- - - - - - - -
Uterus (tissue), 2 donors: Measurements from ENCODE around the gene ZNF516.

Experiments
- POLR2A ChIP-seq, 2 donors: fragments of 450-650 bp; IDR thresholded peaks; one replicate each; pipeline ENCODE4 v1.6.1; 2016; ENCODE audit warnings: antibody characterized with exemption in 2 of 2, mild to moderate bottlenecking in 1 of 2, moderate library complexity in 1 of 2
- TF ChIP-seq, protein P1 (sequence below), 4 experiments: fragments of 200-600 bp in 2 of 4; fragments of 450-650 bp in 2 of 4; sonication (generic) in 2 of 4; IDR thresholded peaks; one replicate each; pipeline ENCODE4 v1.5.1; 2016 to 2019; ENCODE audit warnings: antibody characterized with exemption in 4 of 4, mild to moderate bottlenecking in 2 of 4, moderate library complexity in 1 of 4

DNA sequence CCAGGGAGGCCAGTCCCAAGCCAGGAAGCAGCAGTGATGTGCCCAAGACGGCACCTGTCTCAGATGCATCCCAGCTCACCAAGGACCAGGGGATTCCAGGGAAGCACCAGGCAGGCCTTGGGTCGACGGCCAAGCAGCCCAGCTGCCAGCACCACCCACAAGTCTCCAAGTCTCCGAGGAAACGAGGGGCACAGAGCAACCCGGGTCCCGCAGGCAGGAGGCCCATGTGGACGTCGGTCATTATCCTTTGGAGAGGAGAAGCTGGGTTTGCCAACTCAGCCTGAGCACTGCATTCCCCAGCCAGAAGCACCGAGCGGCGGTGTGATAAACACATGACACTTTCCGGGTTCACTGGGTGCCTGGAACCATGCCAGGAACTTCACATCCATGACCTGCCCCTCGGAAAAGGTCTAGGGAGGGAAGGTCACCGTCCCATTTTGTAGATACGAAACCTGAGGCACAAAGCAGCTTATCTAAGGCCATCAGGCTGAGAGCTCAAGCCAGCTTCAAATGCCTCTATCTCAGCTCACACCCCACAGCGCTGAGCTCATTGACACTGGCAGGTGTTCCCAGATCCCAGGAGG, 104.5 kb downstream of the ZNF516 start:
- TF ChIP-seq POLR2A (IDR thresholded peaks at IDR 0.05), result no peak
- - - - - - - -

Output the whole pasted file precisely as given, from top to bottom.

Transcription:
Uterus (tissue), 2 donors: Measurements from ENCODE around the gene ZNF516.

Experiments
- POLR2A ChIP-seq, 2 donors: fragments of 450-650 bp; IDR thresholded peaks; one replicate each; pipeline ENCODE4 v1.6.1; 2016; ENCODE audit warnings: antibody characterized with exemption in 2 of 2, mild to moderate bottlenecking in 1 of 2, moderate library complexity in 1 of 2
- TF ChIP-seq, protein P1 (sequence below), 4 experiments: fragments of 200-600 bp in 2 of 4; fragments of 450-650 bp in 2 of 4; sonication (generic) in 2 of 4; IDR thresholded peaks; one replicate each; pipeline ENCODE4 v1.5.1; 2016 to 2019; ENCODE audit warnings: antibody characterized with exemption in 4 of 4, mild to moderate bottlenecking in 2 of 4, moderate library complexity in 1 of 4

DNA sequence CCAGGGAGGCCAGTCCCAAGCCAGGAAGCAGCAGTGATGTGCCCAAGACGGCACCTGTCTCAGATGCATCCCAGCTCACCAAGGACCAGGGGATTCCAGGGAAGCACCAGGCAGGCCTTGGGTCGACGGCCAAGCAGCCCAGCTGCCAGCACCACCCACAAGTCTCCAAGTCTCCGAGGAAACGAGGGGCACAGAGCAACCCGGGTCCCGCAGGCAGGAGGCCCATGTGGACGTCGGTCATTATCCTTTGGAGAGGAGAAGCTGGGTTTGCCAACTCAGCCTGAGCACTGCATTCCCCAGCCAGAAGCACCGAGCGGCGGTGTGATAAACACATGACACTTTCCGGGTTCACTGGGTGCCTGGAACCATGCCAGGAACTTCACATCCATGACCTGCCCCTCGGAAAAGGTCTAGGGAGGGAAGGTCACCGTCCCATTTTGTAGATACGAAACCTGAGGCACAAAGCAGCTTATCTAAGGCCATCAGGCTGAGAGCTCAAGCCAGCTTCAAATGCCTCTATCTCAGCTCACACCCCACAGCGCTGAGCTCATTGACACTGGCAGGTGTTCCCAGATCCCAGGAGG, 104.5 kb downstream of the ZNF516 start:
- TF ChIP-seq POLR2A (IDR thresholded peaks at IDR 0.05), result no peak